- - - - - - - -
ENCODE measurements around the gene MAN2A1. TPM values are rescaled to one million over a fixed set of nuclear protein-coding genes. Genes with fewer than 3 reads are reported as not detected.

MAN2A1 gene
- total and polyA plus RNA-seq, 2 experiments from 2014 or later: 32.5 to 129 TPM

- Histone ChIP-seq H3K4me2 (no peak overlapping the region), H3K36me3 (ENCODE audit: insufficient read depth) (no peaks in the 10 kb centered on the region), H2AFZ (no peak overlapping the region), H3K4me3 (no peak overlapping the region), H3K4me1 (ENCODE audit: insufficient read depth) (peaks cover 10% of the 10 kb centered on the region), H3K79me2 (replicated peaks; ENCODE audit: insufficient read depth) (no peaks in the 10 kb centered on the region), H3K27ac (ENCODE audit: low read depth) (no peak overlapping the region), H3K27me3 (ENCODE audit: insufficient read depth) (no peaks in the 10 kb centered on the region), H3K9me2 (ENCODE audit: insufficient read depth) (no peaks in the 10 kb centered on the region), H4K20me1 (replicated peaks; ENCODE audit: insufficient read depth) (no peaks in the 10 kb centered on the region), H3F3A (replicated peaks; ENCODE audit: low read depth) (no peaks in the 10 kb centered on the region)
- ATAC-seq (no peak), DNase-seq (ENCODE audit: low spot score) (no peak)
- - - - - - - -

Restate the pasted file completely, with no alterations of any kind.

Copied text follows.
ENCODE measurements around the gene MAN2A1. TPM values are rescaled to one million over a fixed set of nuclear protein-coding genes. Genes with fewer than 3 reads are reported as not detected.

MAN2A1 gene
- total and polyA plus RNA-seq, 2 experiments from 2014 or later: 32.5 to 129 TPM

- Histone ChIP-seq H3K4me2 (no peak overlapping the region), H3K36me3 (ENCODE audit: insufficient read depth) (no peaks in the 10 kb centered on the region), H2AFZ (no peak overlapping the region), H3K4me3 (no peak overlapping the region), H3K4me1 (ENCODE audit: insufficient read depth) (peaks cover 10% of the 10 kb centered on the region), H3K79me2 (replicated peaks; ENCODE audit: insufficient read depth) (no peaks in the 10 kb centered on the region), H3K27ac (ENCODE audit: low read depth) (no peak overlapping the region), H3K27me3 (ENCODE audit: insufficient read depth) (no peaks in the 10 kb centered on the region), H3K9me2 (ENCODE audit: insufficient read depth) (no peaks in the 10 kb centered on the region), H4K20me1 (replicated peaks; ENCODE audit: insufficient read depth) (no peaks in the 10 kb centered on the region), H3F3A (replicated peaks; ENCODE audit: low read depth) (no peaks in the 10 kb centered on the region)
- ATAC-seq (no peak), DNase-seq (ENCODE audit: low spot score) (no peak)